Soon, this success snowballed once applied to the frozen chicken boxes. For many years, those boxes had arrived in un-recyclable waxed cardboard boxes. When they started to come in regular boxes, the garbage that Walmart had paid to have that hauled away became a commodity that could be sold to a recycler. 2.5 million boxes didn’t have to go to the landfill.
With these examples, Walmart stopped seeing sustainability as a PR exercise. Walmart executives were then looking at some choices that could make them less harmful for the planet. They finally realised being sustainable wasn’t about regulation and cost, charity or sacrificing profits. It was a real opportunity. So, this is a never-ending story. With an ongoing plot.
Edward Humes is a Pulitzer-prize
winning journalist for his newspaper
coverage of the military and the author
of 14 critically acclaimed non-fiction
books. His first literary productions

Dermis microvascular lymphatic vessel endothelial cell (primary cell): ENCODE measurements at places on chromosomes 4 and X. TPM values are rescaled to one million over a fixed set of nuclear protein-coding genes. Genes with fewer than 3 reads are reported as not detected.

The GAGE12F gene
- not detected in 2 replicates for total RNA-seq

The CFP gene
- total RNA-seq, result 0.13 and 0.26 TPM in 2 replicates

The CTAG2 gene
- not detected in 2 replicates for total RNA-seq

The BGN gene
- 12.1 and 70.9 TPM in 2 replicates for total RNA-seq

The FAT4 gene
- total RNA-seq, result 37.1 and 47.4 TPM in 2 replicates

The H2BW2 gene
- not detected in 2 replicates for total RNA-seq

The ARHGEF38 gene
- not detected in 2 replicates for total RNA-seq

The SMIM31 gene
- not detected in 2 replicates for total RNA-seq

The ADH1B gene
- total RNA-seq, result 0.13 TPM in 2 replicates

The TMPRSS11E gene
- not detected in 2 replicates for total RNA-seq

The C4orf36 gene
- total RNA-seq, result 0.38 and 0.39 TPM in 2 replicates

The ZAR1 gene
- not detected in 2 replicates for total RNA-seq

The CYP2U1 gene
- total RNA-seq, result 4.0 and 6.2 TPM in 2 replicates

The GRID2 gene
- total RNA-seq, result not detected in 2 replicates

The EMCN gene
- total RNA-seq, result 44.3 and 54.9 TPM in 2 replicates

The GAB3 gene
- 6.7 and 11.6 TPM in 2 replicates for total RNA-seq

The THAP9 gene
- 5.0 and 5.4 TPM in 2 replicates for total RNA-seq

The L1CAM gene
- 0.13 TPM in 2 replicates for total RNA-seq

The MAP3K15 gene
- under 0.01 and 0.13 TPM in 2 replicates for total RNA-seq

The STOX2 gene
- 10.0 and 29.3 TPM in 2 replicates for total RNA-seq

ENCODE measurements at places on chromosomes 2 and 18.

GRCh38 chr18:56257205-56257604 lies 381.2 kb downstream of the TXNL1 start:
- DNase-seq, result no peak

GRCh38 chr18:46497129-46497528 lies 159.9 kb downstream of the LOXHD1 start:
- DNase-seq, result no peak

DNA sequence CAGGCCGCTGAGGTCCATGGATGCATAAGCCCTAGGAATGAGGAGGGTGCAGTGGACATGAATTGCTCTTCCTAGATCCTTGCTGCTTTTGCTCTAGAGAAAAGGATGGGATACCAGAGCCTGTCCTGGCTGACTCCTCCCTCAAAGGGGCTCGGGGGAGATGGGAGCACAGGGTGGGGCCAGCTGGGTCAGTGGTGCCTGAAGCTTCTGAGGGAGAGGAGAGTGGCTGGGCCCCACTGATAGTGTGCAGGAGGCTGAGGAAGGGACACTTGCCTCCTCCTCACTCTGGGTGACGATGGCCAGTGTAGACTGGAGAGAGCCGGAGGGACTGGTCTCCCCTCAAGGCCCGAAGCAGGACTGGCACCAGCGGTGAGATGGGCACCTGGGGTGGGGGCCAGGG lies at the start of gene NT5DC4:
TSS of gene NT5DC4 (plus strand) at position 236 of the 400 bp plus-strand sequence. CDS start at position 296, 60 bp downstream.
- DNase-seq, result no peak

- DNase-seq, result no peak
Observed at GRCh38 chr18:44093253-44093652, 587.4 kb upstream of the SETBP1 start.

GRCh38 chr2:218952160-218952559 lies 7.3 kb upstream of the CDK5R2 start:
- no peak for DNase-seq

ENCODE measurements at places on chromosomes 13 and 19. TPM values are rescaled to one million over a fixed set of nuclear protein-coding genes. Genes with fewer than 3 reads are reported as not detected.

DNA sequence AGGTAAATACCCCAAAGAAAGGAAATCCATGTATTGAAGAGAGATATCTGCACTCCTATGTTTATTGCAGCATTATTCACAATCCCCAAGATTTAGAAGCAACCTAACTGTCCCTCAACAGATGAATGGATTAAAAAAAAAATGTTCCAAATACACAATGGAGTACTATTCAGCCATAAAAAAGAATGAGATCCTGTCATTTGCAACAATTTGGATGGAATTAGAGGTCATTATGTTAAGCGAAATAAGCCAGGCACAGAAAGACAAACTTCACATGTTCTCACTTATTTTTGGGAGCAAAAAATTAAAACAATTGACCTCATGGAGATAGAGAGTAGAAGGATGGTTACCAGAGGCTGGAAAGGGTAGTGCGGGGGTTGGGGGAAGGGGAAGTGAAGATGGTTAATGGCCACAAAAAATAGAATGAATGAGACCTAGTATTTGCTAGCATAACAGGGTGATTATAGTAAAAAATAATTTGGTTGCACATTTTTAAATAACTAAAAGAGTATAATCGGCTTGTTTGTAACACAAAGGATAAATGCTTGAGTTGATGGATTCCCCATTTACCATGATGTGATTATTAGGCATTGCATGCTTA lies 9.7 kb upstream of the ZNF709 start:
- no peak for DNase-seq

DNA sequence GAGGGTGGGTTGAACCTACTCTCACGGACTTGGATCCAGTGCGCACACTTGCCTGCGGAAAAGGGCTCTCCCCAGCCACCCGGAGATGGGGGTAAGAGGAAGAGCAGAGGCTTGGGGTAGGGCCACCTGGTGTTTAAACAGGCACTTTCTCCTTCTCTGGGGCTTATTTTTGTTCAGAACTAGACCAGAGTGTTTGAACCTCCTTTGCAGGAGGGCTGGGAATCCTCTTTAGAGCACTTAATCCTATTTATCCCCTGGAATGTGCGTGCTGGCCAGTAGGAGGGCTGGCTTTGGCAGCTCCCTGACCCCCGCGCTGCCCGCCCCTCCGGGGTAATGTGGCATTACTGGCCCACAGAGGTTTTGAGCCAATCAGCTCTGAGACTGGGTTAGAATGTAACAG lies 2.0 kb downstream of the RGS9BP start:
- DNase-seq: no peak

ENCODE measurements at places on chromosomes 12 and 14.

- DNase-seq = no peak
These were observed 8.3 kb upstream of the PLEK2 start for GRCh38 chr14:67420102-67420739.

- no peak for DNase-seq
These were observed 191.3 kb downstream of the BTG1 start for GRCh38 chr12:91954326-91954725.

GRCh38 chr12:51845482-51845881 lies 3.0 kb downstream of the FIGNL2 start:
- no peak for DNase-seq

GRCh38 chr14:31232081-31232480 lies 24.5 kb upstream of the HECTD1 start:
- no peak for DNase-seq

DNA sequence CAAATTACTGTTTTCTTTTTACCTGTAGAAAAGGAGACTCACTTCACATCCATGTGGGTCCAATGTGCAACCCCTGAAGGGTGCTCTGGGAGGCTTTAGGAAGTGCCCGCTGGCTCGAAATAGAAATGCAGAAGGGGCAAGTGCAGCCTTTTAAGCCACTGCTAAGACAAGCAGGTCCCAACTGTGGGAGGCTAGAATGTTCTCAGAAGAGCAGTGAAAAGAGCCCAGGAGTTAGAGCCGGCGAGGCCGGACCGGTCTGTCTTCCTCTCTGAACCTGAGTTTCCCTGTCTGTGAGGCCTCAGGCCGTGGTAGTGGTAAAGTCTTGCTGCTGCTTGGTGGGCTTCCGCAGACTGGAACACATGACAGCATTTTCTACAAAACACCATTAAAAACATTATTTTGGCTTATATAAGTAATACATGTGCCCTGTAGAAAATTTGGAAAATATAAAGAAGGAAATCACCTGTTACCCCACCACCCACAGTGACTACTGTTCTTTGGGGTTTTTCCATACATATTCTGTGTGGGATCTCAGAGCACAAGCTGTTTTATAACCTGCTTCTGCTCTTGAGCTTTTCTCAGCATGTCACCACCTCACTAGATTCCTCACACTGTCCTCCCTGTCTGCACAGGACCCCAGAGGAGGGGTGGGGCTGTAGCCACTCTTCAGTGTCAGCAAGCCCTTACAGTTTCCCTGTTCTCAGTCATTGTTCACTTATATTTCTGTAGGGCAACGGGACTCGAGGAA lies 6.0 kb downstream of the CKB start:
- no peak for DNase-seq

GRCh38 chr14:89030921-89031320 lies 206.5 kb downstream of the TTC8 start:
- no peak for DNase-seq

were true crime narratives, but lately
he has been focusing on stories about
the environment and sustainability.
Having a flair for stories that allow
him to dig behind the scenes and
beneath the surface, his goal is to take
readers inside worlds most don’t get to
see close on their own.
THE AUTHOR OF “FORCE OF NATURE”
AFTER THE EXPERIENCE OF THE GREEN REVOLUTION AT WALMART, DO YOU BELIEVE, THAT IF THE COMPANY HAD NOT ADOPTED A GREENER APPROACH, IT WOULD HAVE GROWN AS MUCH ?
Well, sustainability and growth aren’t opposed to one another. They go together. Because if you are using less energy, if you are driving fewer miles to accomplish the same product deliveries, all these things enable you to grow, because they enable you to keep the cost down, being less impactful on the environment, so… Growth and sustainability can go together.